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Russia Will Be Back in 2018, Cyber Experts Warn Congress

By Austin Mistretta 

With the 2018 midterms on the horizon, America’s electoral system needs to be ready to fend off the kind of online attacks that besieged it during the 2016 election, cybersecurity experts told the House Foreign Affairs Committee at a hearing on Feb. 6. Their testimony made it clear that the threat of cyber warfare continues to grow, and that the U.S. will need to take innovative measures to protect itself.

Every passing day, adversaries abroad are increasing their efforts to “meddle with our elections and compromise our political infrastructure,” Michael Sulmeyer, director of the Belfer Center’s Cyber Security Project, warned the committee.

“There is every indication that foreign governments will try to sow confusion and chaos ahead of and during the next election.”

In 2016, hackers and trolls successfully spread massive quantities of gross misinformation — i.e. fake news — throughout social media, distorting political debate and the democratic process. These hackers also tried to infiltrate voter rolls in several battleground states; according to the Department of Homeland Security (DHS), some of these attempts succeeded, although there is no known proof of actual vote tampering.

DHS is among the 16 agencies that make up the U.S. intelligence community, which unanimously concluded that the Russian government interfered in the 2016 presidential election in an effort to boost Donald Trump’s chances of winning while discrediting his Democratic opponent, Hillary Clinton.

During the last U.S. presidential election, foreign agents — 13 of whom were recently indicted for their actions by special prosecuter Robert Mueller — spread massive quantities of fake news through social media platforms such as Facebook and Twitter. (Photo: Pixabay / Robinraj Premchand)

Despite Trump’s repeated dismissal of claims that Russia meddled in the election, America’s intelligence community maintains that the Kremlin is likely to target future election cycles. Both CIA Director Mike Pompeo and Secretary of State Rex Tillerson have sounded similar alarms in recent weeks.

Given the apparent inevitability of a Russian return, then, the question becomes: What to do about it? Christopher Painter, the former lead cyber diplomat at the State Department, offered his thoughts on the matter during the Hill hearing. First and foremost, he said, America needs to act boldly and creatively to defend against online enemies. In large part, that means ramping up multilateral engagement with strategic partners and allies.

“The need for diplomacy, working in conjunction with other instruments of our national power, is clear,” he said. “Because cyberspace threats are almost always international, as is the technology itself, an unprecedented level of international coordination, engagement and cooperation is required both to counter those threats and embrace and drive the social and economic opportunities that cyberspace offers for the future.”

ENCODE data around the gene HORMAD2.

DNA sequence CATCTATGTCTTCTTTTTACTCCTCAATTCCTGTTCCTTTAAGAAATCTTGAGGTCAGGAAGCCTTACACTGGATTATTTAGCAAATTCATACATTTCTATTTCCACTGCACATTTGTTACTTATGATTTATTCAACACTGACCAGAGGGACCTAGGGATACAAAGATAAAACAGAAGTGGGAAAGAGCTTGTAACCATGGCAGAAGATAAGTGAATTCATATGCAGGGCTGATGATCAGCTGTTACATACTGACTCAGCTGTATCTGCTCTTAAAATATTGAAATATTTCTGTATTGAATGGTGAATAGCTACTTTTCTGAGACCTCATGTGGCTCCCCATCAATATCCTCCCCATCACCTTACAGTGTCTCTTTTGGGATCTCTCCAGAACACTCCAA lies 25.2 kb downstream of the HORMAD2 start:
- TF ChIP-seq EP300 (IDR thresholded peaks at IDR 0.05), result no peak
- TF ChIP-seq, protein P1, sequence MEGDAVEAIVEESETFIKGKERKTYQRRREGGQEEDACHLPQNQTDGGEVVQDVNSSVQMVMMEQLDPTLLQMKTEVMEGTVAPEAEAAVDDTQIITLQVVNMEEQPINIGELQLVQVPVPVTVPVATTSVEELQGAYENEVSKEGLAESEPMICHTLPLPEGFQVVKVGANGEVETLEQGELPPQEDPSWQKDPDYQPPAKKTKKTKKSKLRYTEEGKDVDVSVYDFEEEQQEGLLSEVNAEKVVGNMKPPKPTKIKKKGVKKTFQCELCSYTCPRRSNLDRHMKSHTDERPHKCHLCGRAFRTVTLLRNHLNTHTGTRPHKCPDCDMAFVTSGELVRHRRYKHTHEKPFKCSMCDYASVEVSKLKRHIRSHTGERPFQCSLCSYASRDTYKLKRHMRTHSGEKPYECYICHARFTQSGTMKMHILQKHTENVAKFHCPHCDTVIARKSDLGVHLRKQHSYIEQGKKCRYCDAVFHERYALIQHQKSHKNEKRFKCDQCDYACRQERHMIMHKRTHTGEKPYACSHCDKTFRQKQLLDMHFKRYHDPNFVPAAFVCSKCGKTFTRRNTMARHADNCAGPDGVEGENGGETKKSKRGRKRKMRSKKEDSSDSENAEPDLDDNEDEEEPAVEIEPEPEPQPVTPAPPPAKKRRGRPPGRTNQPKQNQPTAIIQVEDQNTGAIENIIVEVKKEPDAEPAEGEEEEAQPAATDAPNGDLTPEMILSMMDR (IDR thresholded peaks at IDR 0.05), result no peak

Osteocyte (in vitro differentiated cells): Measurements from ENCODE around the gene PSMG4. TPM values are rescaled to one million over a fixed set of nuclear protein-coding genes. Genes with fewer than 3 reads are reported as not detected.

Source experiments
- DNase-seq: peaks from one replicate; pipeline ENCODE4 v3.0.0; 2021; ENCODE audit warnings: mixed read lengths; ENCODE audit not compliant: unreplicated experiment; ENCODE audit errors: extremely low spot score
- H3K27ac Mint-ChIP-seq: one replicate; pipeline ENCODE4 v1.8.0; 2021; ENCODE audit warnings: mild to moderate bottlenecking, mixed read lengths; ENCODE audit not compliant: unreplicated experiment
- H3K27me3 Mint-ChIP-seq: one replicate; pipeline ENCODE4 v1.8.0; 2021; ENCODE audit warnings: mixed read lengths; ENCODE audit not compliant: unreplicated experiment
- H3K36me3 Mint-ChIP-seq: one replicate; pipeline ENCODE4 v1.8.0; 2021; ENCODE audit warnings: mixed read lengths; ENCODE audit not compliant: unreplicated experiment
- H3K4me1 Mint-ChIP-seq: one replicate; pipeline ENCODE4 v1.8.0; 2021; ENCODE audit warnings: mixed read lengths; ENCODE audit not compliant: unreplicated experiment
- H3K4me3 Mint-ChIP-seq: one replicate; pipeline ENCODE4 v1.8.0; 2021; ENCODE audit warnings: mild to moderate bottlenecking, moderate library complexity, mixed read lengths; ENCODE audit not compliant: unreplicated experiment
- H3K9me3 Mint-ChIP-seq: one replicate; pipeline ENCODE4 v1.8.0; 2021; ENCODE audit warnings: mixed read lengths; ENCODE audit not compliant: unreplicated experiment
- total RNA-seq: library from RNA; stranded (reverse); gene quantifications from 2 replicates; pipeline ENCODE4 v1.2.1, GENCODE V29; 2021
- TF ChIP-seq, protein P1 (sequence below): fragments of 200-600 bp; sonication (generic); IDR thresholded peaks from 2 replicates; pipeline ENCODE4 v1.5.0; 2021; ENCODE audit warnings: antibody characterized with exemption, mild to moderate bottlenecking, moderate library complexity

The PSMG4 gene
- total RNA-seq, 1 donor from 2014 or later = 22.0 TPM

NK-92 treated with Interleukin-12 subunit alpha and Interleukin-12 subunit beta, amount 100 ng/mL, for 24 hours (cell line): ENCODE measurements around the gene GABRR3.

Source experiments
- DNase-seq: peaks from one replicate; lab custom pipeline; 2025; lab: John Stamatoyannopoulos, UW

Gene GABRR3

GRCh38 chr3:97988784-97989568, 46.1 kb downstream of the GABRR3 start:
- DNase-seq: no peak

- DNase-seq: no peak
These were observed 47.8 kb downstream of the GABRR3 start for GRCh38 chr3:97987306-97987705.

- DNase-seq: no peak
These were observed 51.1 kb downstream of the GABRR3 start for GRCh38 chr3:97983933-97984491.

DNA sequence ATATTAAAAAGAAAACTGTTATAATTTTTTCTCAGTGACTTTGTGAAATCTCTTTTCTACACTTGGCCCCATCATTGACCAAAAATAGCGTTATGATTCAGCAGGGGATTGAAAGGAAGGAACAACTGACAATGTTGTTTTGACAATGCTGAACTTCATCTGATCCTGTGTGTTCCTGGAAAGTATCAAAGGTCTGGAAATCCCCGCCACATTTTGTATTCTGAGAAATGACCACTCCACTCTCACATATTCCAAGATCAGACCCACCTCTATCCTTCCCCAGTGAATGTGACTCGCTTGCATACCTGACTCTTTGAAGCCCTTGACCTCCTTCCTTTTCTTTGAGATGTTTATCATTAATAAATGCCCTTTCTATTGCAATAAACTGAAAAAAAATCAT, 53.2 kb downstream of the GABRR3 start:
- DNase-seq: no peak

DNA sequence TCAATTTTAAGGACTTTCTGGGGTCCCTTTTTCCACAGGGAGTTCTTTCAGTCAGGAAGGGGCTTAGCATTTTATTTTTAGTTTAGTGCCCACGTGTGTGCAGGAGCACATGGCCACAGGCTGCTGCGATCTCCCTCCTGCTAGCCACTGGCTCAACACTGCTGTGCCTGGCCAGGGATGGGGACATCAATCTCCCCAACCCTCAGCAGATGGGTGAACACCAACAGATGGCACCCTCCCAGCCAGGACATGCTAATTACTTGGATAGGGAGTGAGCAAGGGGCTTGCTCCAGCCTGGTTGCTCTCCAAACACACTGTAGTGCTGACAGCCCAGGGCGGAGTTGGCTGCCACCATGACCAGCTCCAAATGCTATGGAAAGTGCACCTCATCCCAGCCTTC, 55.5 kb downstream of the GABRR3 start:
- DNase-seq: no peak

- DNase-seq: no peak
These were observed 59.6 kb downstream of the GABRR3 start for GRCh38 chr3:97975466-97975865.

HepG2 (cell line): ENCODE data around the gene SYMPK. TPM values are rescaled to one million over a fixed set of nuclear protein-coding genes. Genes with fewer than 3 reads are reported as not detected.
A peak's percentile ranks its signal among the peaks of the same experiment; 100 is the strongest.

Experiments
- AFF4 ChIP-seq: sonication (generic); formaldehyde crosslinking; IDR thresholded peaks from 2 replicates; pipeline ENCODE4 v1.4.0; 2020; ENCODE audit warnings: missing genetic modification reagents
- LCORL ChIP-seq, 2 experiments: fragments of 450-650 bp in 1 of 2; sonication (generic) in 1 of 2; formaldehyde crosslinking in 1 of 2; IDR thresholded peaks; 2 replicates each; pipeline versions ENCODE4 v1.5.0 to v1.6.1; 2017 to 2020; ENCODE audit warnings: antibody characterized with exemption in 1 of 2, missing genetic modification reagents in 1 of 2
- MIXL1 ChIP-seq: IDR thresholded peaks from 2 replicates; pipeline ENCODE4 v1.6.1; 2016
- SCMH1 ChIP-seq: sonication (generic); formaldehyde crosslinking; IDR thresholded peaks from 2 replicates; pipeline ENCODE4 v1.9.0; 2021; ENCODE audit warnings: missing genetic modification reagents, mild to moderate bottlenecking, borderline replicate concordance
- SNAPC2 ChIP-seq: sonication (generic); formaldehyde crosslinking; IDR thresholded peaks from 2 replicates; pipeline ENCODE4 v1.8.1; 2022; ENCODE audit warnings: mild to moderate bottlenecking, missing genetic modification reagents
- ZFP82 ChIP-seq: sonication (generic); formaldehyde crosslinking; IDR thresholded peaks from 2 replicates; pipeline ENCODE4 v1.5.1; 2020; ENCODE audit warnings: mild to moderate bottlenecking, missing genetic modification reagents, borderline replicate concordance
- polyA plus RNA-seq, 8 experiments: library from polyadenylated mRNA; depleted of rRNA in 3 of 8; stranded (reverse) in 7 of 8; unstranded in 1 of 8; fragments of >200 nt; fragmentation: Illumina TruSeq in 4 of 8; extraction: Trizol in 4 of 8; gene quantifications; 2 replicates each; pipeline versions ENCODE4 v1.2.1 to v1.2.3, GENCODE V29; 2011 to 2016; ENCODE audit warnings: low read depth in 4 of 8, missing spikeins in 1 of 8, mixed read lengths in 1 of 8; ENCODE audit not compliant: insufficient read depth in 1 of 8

Christopher Painter, former top cyber diplomat at the State Department, speaks to the House Foreign Affairs Committee. (Photo: Austin Mistretta)

Few people know more about that process than Painter. For six years, he served as the State Department’s cyber coordinator, spearheading diplomatic efforts geared toward the containment of cyber threats at the international level. He left the department in 2017 and is currently the head of the Commission on the Stability of Cyberspace.

Foreign Affairs Committee Chairman Rep. Ed Royce (R-Calif.) outlined a strategic vision similar to Painter’s, emphasizing that “it’s our diplomats who work with our allies and partners to develop a common response to these threats while engaging our adversaries.”

“Cyber threats have real world impact,” he added. “In 2015, Chinese hackers stole the personnel files of 20 million current and former federal employees in a massive data breach. Last year, North Korean hackers crippled hospitals in the U.K. and halted international shipping in India. Russia exploits cyberspace to attack its neighbors, including Estonia and Ukraine, and to attempt to undermine Western democracies – including the United States.”

Royce said that while the military plays a key role in thwarting such attacks, “the importance of the State Department’s work cannot be understated.”

Rep. Eliot Engel (D-N.Y.) agreed, saying that “we need to engage with friendly governments facing the same threats” to “push back” against hostile forces operating online.

House Foreign Affairs Committee Chairman Ed Royce (R-Calif.). (Photo: Austin Mistretta)

Last September, Royce and Engel backed a bill called the Cyber Diplomacy Act, which passed in the House this January and is due for a vote in the Senate. One of the bill’s key provisions would create an Office of Cyber Issues at the State Department — effectively a reincarnation of Painter’s former office, which was shuttered shortly after his departure as part of Tillerson’s effort to restructure and streamline the department.

The Cyber Diplomacy Act would also make the head of the Office of Cyber Issues a formal ambassadorial post.

At a time when the state of American diplomacy appears to be growing increasingly tenuous, equipping the State Department with these kinds of tools could be pivotal. America must work with its like-minded allies to protect its institutions — and, in a sense, democracy itself — from those that use would use the free and open internet to undermine them.

Austin Mistretta is an editorial intern at The Washington Diplomat.



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